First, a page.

A regional consultation workshop was held on 14 July 2009 at Jiangxi Meteorological Service. Key representatives of stakeholders from government agencies, managers from wetland conservation, as well as experts working on climate change impacts and wetland ecosystem management attended the workshop. At the consultation workshop, a range of climate change impacts in the PYL region were discussed. As a result, four key aspects crucial to wetland ecosystem and rural community sustainability in the PYL region were chosen for wetland climate change impact assessment in the case. These key aspects, drought, wetland ecosystem, migratory bird habitat, and human health, represent the main concerns in the region, and are especially vulnerable to climate change impacts.
Climate change impacts upon drought, wetland conservation, migratory bird habitat, and schistosomiasis disease in the PYL region are discussed in some detail below.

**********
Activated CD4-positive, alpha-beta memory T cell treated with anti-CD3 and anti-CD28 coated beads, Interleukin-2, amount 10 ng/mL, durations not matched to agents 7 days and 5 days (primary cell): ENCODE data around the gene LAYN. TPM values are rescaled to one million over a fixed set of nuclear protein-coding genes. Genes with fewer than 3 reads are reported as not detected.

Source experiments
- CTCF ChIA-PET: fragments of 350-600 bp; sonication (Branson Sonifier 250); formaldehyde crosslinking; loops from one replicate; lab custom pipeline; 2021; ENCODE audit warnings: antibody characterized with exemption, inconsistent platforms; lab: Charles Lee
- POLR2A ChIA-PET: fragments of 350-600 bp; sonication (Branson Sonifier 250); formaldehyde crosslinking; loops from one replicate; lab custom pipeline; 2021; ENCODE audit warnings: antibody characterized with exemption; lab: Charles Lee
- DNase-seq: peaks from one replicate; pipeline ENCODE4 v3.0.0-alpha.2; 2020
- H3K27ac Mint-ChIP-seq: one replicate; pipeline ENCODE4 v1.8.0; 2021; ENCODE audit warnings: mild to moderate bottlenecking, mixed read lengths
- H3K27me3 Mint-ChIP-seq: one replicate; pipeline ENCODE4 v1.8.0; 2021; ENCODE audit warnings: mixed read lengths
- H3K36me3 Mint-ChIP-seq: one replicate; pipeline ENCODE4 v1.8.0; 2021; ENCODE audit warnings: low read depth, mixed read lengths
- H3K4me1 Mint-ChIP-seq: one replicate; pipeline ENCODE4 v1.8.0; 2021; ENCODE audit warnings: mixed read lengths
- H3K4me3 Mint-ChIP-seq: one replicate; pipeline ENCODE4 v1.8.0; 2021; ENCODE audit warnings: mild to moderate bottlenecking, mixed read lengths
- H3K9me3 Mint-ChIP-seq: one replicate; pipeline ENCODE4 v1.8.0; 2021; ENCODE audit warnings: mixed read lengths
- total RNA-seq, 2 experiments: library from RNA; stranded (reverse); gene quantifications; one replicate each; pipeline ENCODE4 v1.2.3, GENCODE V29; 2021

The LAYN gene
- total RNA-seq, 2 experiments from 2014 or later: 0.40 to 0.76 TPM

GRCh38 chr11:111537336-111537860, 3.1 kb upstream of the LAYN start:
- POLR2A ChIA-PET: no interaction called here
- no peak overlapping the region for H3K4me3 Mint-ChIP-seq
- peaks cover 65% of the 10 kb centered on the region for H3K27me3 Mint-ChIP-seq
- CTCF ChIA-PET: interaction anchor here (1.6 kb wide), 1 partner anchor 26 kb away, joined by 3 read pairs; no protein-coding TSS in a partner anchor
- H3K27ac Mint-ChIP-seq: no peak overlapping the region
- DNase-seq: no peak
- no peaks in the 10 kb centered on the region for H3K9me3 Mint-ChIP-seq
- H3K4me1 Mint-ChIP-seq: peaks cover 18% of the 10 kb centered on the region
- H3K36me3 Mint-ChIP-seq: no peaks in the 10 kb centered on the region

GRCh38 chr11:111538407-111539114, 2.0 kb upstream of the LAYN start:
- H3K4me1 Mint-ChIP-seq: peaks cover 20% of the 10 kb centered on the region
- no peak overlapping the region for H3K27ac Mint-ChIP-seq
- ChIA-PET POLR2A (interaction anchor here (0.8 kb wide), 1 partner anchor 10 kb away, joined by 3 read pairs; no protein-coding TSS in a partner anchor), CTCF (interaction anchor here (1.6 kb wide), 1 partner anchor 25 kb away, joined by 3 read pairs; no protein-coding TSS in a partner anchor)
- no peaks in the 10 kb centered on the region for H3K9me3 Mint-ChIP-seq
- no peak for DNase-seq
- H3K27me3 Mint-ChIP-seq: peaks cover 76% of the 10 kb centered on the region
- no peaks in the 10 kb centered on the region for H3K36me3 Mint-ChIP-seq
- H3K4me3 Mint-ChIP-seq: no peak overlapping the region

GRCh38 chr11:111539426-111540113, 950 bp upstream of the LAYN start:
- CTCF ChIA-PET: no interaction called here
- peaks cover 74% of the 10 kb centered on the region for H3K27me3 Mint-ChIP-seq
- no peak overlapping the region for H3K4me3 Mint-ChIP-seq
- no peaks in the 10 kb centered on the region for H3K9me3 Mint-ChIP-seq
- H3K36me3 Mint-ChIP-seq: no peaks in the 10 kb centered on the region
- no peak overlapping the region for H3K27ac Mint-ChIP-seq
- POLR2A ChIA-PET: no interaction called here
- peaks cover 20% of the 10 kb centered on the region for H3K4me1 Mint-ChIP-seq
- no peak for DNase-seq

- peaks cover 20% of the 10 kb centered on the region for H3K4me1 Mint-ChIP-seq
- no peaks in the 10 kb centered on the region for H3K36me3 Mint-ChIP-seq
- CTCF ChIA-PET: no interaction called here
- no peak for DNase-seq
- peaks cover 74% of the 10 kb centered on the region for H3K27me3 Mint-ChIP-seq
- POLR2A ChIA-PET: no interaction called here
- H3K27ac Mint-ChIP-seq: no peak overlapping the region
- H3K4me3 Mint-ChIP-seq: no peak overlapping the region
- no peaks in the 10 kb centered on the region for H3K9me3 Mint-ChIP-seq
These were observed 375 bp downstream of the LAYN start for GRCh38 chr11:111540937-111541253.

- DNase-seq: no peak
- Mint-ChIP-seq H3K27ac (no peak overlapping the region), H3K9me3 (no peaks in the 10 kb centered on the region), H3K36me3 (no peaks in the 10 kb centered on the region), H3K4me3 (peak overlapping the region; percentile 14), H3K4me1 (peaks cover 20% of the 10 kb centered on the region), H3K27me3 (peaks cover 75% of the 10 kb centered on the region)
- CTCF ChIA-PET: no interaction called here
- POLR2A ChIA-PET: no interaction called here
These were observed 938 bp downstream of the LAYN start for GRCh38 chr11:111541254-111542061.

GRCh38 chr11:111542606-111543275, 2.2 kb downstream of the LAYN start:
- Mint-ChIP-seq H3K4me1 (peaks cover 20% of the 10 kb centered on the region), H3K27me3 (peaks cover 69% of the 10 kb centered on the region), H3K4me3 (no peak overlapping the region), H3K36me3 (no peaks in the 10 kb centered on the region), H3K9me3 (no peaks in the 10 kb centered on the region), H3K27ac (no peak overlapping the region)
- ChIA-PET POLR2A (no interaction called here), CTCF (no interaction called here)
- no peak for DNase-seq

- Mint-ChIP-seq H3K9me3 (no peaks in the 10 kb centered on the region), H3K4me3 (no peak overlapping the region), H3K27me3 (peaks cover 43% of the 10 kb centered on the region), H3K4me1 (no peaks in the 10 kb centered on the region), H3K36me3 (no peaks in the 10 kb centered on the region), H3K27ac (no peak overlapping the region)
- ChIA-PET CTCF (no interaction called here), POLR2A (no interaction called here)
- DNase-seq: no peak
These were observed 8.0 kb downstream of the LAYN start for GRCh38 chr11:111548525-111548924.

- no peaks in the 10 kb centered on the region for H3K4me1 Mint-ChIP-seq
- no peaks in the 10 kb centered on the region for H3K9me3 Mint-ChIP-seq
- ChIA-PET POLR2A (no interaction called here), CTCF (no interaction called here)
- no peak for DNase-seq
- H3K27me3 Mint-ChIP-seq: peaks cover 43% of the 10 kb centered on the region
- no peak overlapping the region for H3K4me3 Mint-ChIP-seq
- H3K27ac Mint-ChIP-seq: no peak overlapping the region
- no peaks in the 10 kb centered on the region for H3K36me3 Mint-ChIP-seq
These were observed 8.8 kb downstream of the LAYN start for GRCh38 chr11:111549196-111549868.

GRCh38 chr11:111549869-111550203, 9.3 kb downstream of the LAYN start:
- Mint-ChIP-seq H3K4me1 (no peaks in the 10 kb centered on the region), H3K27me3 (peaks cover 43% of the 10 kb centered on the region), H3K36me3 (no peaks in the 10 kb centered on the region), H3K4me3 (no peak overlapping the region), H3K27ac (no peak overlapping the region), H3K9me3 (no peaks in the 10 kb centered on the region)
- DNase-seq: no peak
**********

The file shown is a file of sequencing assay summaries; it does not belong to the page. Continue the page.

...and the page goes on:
Trends of the temperature and rainfall in Jiangxi province for 1961–2007 were investigated (JPG, 2009 ). The main results can be summarized as follows.
In addition, Climate China, a downscaling program to generate scale-free climate data for China, was used to investigate climate change over Jiangxi province up to 2080 with SRES A2 emission scenario (Wang et al., 2006 , Zhang et al., 2011 and Yin, 2009 ). The results showed that precipitation will slightly increase over Jiangxi province in 2050 and 2080; air surface temperature will keep on increasing in the whole region; droughts are expected to become much severer due to temperature rise.